Exelixis’ Cabometyx misses survival target in liver cancer trial

Exelixis has suffered a blow to its efforts to expand the use of Cabometyx into additional indications after reporting mixed results in a phase 3 trial in liver cancer.

The COSMIC-312 study is comparing Cabometyx (cabozantinib) given alongside Roche’s cancer immunotherapy Tecentriq (atezolizumab) to Bayer’s Nexavar (sorafenib) as a first-line treatment for hepatocellular carcinoma (HCC), the most common form of liver cancer.

On the plus side, the Cabometyx/Tecentriq combination reduced the risk of disease progression or death by 37% compared to Nexavar, a standard first-line therapy for HCC, meeting one of the primary endpoints of the trial.

The multikinase inhibitor was however unable to show an improvement on overall survival (OS), the other main objective and one which is typically tougher to meet, which was described as “disappointing” by Exelixis’ chief executive Michael Morrissey.

Exelixis also said that the chances of showing an OS improvement before the final analysis of data from COSMIC-312 – expected early next year – is also low.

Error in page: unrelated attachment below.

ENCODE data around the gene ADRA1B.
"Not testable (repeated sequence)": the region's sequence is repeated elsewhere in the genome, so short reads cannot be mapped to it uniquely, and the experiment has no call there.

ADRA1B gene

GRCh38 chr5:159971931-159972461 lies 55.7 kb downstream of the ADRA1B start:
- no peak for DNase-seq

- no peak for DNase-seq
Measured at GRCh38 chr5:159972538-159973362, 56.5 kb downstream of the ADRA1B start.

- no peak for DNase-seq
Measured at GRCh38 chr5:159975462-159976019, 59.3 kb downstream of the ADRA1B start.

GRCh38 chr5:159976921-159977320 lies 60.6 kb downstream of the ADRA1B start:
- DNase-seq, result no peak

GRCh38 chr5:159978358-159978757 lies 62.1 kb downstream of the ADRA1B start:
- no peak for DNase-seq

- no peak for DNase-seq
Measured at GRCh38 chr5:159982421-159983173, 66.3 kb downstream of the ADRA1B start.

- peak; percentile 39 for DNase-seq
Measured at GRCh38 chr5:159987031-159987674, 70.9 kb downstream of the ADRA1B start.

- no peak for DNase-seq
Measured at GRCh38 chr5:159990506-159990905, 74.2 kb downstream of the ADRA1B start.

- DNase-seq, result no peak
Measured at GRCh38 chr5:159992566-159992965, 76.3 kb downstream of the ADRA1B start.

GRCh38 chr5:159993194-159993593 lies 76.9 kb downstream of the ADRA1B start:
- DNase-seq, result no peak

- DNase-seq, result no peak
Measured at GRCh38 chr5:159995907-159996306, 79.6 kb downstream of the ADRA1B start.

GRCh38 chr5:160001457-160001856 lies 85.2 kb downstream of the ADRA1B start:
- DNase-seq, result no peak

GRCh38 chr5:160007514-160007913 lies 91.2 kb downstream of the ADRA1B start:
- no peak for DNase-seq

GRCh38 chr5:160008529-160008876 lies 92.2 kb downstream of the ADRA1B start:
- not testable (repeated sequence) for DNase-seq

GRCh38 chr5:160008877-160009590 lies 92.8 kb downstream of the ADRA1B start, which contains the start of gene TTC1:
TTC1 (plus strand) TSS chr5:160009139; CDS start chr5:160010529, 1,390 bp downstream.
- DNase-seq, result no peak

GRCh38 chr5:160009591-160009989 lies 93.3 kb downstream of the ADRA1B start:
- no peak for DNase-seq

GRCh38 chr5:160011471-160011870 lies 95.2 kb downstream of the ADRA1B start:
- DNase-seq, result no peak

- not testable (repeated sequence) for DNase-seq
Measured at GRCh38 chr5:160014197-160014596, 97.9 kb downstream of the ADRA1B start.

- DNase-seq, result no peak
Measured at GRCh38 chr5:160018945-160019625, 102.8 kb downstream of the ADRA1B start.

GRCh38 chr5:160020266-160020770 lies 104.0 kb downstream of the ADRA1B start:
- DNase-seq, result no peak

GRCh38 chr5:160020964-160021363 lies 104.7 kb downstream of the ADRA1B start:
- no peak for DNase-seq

HCC is the most common form of liver cancer and the fastest rising cause of cancer-related death in the US, and moving Cabometyx into the first-line category is an important element of Exelixis’ plan to grow its US sales to nearly $4 billion by 2025.

The readout is therefore a setback for Exelixis’ ambitions for Cabometyx, which just a few months ago claimed a much-anticipated approval alongside Bristol-Myers Squibb’s checkpoint inhibitor Opdivo (nivolumab) in previously-untreated renal cell carcinoma (RCC).

Shares in Exelixis were down more than 11% pre-market at the time of writing as investors tried to gauge the consequences of the data. Exelixis said it plans to “discuss the trial results and next steps for a potential regulatory filing with the FDA”.

Cabometyx is already approved as a second-line treatment for HCC in people who have previously received Nexavar, along with first- and second-line approvals for RCC, with sales reaching $720 million last year.

An earlier attempt to secure approval for Cabometyx in metastatic castration-resistant prostate cancer ended in failure, although Exelixis is still going after that indication with a Cabometyx/Tecentriq regimen that could be submitted for approval this year if clinical trial results are positive.

Ipsen has exclusive rights for the commercialisation of Cabometyx outside of the US and Japan and recorded €289 million ($344 million) in sales for the drug in 2020.

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